We venture off the beaten track into Eastern France to the capital of French graphic design, the city of Chaumont, as art centre Le Signe is holding the second edition of the exciting Biennial of Graphic Design, running until September 22, with a dual spotlight on established artists and emerging talent.
Chaumont has close historical ties to graphic design. In 1905, local resident Gustave Dutailly, a professor of botany and politician, bequeathed to the city the impressive collection he amassed, composed of nearly 10,000 printed documents including an extraordinary collection of 5,000 posters illustrated by the likes of Toulouse-Lautrec, Grasset, Chéret, and Bonnard. Most of these pieces are extraordinarily fragile – as they were by definition meant for temporary use – and not built to last. The city picked up the mantle and not only took up a conservation role, but also continued to grow and expand the collection, turning into a hub for the promotion, learning, and exchange of a rapidly evolving discipline in its multiple incarnations. In a nutshell, anything that pertains to the art of combining text and images in advertisements, magazines, books, you name it, from hand-made typography, stencils, to icons, illustrations and emojis.
Le Signe – Centre National du Graphisme- widened the scope of what was a poster design festival (created in 1990) into a biennial cluster of events. Over 10,000 visitors are expected to explore the five exhibitions that form the Biennale, including the International Poster Competition with the participation of artists from 35 countries, displaying a pick of 110 posters out of 1142 works submitted, selected by an international jury. For the first time this year, the competition was open not just to works on paper but also to animated posters. Jean-Michel Géridan, director of the National Graphic Design Centre, said “the criteria for submission is that the posters be originally commissioned by a client, as opposed to the artists’ self-driven creation, and made in the past two years. This gives the creators a framework, a set of constraints to work within. There is a prize awarded by the jury, and a prize for emerging talent, plus a winner voted by the public.”The cut-off age for emerging talent is set at 36, somewhat more flexible than in other disciplines, taking into consideration that a formally trained graduate leaves school in his mid-twenties, and the curators believe that the professional graphic designer needs on average at least ten years of practice under the belt to aptly his skill to international competition level. Out of the 317 candidates that answered the call, 168 were in this category.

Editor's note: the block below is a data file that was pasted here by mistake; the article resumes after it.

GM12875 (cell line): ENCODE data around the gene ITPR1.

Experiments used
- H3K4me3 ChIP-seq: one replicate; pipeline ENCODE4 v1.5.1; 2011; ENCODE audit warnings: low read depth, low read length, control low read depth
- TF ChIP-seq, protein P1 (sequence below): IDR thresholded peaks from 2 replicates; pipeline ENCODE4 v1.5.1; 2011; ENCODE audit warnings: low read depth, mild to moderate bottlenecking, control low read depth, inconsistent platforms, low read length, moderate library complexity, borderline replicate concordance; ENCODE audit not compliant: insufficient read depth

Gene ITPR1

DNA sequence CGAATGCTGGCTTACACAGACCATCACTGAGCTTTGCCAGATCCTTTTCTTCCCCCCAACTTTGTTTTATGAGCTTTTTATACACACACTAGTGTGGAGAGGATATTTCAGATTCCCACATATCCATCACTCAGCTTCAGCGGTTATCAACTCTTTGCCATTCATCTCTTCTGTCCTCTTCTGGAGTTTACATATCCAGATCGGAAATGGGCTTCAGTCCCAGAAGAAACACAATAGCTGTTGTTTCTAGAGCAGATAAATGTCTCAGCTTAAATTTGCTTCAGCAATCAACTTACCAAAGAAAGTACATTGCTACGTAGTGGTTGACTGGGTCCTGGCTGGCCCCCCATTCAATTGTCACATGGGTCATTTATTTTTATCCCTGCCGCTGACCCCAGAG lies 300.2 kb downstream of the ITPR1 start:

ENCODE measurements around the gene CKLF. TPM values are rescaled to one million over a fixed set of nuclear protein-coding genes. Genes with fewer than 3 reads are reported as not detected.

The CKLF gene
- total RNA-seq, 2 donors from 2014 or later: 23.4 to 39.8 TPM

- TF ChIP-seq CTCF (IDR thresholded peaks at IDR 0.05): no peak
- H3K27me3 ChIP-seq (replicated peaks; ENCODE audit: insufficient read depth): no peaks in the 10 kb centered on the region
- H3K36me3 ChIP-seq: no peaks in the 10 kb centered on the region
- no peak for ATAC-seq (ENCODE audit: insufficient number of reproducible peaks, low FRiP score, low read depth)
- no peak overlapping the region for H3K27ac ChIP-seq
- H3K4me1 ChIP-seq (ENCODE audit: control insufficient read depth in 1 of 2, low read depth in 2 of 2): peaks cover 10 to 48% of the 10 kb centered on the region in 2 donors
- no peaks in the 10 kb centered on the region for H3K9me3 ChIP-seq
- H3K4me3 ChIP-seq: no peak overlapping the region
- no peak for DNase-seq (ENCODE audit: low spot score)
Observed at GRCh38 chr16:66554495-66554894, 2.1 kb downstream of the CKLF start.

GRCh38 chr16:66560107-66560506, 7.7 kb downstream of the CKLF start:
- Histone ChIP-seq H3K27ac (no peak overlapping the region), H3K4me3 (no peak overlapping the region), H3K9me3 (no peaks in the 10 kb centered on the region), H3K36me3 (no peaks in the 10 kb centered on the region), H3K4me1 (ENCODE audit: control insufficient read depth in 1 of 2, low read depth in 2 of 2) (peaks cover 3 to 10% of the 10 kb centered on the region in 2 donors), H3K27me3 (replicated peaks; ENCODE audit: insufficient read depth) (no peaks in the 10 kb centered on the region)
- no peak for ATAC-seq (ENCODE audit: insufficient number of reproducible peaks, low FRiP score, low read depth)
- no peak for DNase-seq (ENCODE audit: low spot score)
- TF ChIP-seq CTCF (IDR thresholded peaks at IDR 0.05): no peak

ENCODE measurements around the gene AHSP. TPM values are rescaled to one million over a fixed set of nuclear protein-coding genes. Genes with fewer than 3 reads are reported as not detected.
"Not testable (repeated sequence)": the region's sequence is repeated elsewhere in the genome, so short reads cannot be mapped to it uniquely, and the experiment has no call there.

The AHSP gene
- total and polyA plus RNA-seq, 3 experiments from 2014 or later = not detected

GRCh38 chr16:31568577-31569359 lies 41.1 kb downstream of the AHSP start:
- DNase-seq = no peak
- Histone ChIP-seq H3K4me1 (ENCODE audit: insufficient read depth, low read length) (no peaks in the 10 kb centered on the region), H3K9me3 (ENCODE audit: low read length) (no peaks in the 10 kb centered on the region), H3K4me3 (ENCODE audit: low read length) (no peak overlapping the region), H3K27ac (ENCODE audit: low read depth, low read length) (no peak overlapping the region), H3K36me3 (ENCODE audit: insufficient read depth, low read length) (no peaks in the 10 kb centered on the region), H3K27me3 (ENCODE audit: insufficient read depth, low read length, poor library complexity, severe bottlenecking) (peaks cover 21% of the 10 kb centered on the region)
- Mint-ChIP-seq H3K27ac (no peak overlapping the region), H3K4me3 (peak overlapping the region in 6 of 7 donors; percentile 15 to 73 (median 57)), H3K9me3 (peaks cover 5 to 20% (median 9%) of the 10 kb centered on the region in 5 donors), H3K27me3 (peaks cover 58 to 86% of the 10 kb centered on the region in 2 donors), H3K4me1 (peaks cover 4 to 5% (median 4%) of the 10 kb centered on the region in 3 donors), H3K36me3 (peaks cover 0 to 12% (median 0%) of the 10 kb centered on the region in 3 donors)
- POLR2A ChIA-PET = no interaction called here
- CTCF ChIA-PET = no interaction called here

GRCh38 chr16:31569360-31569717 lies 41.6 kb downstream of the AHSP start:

The Biennale also invites established artists to display their creations, under the theme of “Post Medium”, a large group exhibition that explores the notion of art that combines text and pictures beyond the specific material or technology used to convey them. In addition, a series of workshops, lectures, and celebrations scheduled around the centrepiece exhibitions of the Biennale.
Good to know: Chaumont, in Eastern France, is easy to reach by motorway. Better yet, if you arrive by train Le Signe is just across the street from the station, with regular service to Paris that gets you there in a little over 2 hours.
La Biennale Internationale de Design Graphique
Until September 22, 2019
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